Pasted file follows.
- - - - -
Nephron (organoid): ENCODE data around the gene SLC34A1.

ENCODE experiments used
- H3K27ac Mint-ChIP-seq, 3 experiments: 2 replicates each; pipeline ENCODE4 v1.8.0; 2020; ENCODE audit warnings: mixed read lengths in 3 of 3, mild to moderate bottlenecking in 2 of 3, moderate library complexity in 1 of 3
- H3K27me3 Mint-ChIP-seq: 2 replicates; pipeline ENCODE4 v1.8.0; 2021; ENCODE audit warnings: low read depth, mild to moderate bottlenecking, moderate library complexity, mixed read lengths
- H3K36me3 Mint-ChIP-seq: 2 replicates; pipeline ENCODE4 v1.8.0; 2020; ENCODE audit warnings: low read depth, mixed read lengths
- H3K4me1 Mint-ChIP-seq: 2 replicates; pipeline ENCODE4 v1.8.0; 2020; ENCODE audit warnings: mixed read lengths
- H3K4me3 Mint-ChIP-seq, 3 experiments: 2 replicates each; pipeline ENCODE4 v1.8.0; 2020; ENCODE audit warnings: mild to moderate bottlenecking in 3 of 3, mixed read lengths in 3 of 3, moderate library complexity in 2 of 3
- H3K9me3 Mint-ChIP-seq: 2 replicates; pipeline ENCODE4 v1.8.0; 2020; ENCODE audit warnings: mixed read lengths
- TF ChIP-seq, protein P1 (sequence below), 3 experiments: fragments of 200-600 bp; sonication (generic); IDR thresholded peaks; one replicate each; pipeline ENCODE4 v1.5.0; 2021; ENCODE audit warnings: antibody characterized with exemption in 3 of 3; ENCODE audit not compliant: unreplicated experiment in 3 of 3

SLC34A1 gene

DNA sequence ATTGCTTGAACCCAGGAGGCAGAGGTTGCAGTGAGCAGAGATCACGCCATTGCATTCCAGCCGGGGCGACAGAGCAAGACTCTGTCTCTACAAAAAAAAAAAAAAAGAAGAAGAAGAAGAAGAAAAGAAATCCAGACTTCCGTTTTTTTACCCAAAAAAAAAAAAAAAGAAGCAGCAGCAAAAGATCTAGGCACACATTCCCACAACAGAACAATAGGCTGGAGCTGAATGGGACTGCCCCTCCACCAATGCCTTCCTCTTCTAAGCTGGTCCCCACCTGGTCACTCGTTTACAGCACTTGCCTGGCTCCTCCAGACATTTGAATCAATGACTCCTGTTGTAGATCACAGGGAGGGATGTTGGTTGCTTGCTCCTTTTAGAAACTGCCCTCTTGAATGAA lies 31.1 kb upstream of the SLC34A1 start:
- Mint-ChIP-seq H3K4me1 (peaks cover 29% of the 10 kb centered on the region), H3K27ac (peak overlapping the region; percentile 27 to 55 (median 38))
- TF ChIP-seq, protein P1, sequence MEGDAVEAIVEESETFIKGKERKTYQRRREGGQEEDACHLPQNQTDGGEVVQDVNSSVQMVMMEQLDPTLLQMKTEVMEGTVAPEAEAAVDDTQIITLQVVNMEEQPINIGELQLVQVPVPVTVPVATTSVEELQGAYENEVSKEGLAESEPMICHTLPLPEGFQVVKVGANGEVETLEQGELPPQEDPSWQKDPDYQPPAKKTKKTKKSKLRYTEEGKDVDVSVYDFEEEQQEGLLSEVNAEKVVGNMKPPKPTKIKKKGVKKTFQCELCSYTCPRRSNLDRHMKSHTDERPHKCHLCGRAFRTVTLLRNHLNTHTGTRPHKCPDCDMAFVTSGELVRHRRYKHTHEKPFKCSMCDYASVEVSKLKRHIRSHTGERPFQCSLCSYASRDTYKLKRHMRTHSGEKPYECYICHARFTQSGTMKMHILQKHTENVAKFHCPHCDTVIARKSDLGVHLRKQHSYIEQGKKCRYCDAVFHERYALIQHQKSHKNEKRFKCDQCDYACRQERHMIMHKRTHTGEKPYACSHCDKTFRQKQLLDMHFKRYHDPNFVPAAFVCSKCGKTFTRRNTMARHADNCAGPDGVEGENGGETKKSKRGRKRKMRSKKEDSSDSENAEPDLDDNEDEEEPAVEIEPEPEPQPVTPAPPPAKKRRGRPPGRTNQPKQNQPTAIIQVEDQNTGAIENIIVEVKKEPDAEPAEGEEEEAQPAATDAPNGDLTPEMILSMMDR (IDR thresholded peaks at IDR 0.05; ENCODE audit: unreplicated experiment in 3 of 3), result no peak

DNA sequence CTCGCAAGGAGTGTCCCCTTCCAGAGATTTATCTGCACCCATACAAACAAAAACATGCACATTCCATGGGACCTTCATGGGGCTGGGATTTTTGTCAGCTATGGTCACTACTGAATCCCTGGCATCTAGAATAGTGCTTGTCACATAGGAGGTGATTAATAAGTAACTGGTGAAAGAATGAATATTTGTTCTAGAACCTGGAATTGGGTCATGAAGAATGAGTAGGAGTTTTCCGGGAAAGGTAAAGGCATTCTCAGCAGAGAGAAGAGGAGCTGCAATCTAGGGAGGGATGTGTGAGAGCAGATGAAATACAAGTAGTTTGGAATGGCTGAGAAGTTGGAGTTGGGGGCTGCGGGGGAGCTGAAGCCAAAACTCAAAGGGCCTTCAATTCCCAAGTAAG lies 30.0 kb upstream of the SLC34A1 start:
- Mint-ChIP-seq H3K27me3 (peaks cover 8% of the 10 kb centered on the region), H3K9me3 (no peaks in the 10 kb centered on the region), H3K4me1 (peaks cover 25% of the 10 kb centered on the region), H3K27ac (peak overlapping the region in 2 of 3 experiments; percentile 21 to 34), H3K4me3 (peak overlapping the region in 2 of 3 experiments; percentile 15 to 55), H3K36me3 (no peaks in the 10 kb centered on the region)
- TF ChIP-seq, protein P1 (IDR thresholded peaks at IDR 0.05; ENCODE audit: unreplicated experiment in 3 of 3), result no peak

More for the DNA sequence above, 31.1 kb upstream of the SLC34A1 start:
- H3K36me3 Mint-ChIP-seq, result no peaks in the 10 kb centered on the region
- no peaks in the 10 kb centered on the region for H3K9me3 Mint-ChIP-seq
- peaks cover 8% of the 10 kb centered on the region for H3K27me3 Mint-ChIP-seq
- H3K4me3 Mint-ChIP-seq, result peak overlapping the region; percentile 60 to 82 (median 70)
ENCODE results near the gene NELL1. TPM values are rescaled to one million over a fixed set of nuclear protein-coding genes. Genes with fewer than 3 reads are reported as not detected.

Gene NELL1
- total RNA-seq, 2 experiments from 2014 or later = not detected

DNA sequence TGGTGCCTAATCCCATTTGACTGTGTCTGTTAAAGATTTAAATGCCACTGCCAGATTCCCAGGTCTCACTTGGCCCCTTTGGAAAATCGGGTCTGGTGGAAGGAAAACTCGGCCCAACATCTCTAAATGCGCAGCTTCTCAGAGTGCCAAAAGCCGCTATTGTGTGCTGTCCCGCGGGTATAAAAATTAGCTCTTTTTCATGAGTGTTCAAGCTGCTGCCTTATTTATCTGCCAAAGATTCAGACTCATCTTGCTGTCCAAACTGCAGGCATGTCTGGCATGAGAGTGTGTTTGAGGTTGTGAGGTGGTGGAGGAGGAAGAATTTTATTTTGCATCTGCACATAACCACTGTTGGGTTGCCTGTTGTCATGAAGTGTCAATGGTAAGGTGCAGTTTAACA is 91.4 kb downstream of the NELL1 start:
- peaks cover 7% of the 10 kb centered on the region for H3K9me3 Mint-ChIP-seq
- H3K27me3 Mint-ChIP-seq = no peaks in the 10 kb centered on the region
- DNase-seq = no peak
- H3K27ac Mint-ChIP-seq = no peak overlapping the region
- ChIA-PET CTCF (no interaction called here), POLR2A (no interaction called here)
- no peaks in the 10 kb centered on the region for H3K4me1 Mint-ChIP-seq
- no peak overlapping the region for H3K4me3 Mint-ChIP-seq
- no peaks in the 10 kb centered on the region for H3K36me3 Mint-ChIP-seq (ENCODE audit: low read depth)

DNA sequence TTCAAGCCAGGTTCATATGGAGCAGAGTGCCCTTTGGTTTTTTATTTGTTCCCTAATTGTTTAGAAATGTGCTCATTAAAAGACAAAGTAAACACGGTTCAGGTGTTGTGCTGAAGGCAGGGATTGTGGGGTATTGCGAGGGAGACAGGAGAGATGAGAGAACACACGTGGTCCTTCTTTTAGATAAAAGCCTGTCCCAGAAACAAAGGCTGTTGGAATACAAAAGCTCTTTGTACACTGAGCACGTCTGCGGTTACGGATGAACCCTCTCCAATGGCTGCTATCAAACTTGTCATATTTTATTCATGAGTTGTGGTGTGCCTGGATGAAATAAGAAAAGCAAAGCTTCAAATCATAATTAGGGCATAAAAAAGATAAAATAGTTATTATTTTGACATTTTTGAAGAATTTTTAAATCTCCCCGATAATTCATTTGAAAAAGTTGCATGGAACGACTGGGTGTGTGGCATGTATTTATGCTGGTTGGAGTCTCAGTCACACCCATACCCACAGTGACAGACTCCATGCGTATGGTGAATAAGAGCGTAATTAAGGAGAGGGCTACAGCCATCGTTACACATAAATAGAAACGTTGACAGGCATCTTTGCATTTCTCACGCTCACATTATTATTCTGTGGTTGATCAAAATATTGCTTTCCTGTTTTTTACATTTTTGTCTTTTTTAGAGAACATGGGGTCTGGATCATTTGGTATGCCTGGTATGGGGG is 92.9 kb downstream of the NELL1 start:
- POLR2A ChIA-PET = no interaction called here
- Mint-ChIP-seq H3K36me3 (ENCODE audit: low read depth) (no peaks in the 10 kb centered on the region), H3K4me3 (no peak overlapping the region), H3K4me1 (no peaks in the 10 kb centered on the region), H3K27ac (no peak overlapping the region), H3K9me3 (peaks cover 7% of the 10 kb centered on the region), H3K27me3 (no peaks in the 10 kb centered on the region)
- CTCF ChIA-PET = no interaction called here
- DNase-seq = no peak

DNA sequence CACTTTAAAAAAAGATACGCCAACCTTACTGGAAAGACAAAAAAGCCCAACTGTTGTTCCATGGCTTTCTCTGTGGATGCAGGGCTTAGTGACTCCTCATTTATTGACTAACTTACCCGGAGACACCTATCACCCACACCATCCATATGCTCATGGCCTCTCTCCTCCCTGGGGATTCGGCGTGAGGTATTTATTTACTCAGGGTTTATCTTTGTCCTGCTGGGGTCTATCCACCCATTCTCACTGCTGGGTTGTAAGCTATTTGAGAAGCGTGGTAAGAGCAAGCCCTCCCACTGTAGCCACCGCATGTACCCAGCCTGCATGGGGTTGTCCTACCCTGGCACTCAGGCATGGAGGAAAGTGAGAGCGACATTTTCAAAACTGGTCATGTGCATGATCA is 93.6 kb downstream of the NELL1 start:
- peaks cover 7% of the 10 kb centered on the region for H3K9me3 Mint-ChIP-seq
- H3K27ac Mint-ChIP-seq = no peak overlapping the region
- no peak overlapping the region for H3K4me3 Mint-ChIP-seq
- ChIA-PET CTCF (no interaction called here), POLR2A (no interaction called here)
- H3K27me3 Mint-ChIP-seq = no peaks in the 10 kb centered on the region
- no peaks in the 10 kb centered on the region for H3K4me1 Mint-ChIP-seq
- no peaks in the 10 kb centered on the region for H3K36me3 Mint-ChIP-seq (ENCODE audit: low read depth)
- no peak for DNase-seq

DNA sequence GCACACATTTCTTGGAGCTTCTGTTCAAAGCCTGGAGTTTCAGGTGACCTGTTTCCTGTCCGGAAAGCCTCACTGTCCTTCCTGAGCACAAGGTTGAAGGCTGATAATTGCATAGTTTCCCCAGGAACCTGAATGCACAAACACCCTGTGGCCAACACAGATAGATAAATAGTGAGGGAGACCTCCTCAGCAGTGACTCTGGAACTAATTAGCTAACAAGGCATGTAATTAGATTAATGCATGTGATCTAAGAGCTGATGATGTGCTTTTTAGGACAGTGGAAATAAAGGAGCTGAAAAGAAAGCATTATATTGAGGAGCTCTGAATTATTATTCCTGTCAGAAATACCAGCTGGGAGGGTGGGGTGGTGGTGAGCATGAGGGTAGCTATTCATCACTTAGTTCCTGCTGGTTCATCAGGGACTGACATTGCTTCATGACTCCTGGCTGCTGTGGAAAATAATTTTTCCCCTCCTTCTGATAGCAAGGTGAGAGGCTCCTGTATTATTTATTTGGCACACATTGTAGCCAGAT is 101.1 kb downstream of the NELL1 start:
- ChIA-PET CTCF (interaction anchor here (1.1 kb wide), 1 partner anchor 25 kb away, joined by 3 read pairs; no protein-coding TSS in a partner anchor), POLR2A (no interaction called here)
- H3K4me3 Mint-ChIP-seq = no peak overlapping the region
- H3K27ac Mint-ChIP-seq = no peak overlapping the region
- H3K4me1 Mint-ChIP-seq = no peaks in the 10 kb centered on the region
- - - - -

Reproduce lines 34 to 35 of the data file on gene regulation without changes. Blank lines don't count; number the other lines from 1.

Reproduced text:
DNA sequence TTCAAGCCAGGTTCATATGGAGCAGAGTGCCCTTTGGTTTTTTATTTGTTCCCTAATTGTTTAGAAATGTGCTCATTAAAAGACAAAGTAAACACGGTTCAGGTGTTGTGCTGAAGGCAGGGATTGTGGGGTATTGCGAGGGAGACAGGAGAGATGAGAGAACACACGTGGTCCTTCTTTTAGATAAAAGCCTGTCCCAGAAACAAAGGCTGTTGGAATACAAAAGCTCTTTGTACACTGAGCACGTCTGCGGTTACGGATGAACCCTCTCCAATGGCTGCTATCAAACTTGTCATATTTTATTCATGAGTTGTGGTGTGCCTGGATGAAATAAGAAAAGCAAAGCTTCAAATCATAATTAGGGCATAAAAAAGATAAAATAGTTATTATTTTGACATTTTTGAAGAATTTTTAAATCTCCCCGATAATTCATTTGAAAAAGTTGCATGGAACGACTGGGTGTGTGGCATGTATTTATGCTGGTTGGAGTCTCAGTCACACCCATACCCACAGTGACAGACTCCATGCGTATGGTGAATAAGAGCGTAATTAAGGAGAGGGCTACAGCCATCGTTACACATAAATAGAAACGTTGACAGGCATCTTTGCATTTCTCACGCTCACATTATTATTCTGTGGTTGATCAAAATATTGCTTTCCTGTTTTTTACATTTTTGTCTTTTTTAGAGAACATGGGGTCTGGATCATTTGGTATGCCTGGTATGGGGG is 92.9 kb downstream of the NELL1 start:
- POLR2A ChIA-PET = no interaction called here